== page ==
Overcoming the Challenges of Measuring High Power NIR Lasers

High power laser applications

High power laser application has significantly increased in recent years due to new production techniques that enable cheaper manufacturing and operating costs.  Applications of high-power lasers that seemed exotic a few years ago are now considered routine in material processing and micromachining.

Such material processing applications as welding, cutting, additive manufacturing, marking, and engraving are now performed using lasers, enabling higher precision, faster rates, and increased variability. In addition to the material processing industry, increased use of high-power lasers is also seen in military and research applications. . 

Traditionally, high power lasers were CO2 pumped lasers. Recent developments and market requirements for more accurate processing have turned NIR fiber lasers into a rapidly growing player in all high-power applications, including processing, research, and military.

Types of high power lasers

Lasers are considered “high power” if their output is in the range of hundreds of watts to tens of KW. The vast majority of material processing lasers are 1070 nm fiber lasers, and rarely green 535nm fiber. CO2 lasers are still popular in some types of material processing, but these are being phased out in favor of fiber lasers. Ultrafast lasers (with picosecond and/or femtosecond pulse widths) are also starting to be employed for finesse material processing operations.

The most common types of high-power CW fiber lasers have output powers ranging from 1 kW single mode to over 100 kW multi-mode. Their reliability, flexibility, and wide variety of interchanging fiber terminations, collimation optics, and processing heads (with both Gaussian and Top Hat beam shapes) make fiber lasers most suitable for the material processing industry.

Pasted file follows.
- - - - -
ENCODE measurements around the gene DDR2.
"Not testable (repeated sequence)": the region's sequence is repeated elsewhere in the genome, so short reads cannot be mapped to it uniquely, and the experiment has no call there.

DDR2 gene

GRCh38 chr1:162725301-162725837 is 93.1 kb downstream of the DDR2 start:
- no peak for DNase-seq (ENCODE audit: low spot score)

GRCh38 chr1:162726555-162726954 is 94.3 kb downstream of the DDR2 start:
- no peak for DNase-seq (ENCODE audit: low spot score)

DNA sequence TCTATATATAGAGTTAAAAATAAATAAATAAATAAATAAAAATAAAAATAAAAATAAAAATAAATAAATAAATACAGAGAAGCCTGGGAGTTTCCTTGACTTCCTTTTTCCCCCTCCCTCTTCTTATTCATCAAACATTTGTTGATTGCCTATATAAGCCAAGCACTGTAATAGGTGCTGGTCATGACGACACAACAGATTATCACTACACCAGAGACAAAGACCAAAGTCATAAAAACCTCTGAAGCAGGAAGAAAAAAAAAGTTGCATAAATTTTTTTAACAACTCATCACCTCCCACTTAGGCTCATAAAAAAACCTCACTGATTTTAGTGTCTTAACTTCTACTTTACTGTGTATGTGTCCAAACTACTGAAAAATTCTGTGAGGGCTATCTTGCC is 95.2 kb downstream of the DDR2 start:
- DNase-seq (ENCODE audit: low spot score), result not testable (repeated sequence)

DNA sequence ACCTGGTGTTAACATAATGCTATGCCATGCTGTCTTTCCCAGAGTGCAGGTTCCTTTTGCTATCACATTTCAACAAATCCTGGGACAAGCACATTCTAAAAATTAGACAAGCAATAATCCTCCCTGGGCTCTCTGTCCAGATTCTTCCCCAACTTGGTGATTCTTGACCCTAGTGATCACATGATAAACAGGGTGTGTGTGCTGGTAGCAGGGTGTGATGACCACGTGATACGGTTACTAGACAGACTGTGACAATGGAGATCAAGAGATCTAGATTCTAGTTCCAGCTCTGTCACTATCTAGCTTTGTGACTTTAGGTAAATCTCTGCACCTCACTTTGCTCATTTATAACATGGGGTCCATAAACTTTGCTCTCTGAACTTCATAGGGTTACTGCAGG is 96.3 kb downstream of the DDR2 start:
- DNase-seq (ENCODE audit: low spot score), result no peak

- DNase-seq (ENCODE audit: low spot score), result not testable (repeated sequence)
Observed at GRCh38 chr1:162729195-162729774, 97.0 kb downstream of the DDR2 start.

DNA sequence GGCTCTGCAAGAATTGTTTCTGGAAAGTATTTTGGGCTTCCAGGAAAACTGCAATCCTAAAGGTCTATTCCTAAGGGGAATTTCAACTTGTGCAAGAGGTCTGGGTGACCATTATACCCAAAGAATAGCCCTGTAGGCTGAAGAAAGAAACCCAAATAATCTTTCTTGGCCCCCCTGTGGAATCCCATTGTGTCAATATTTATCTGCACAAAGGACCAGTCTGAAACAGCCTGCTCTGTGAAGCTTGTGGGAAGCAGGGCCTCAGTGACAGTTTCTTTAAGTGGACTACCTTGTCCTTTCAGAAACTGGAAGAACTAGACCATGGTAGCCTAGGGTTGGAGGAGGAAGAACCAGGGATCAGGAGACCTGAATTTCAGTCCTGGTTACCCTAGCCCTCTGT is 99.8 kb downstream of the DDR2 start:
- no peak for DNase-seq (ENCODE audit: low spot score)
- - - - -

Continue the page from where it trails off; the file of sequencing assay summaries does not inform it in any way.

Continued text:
Importantly, the variety of applications and production rates require periodic checkups or constant tracking of parameters, to ensure process control and quality assurance. Parameters to be tracked include:

  • Spot size
  • Beam shape / Mode
  • Focusing position
  • M2
  • Laser Power/ Energy

Measuring high power laser parameters without distorting them or damaging the analytical equipment

While laser power/ energy can be measured by a conventional thermopile sensor with water cooling, other parameters such as Spot Size, Beam shape, Focal position, and M2 require more advanced techniques to measure high power laser parameters without distorting them or damaging the analytical equipment.

In general, there are three methods employed to perform this tasks:

  1. Indirect measuring, without interaction with the beam. This technique is based on imaging of the beam’s Rayleigh scattered light from the side, which is used in the Ophir BeamWatch
  2. Scanning tip with a pinhole, which samples a small portion of the beam and presents it to a single element detector. The rotational and translational scanning of the pinhole through the beam creates a 2D image of the beam profile. This method requires large scale equipment with moving mechanical parts and a water chiller.
  3. Direct measuring with CCD beam profiler, after many orders of magnitude of optical attenuation.

The new Ophir LBS-300HP-NIR beam splitter for high power lasers allows measuring NIR (1000-1100 nm) focused or collimated laser beams profiles up to 5kW or 15MW/cm2.

Figure 1: LBS-300HP-NIR connected to Ophir SP920 beam profiler camera.

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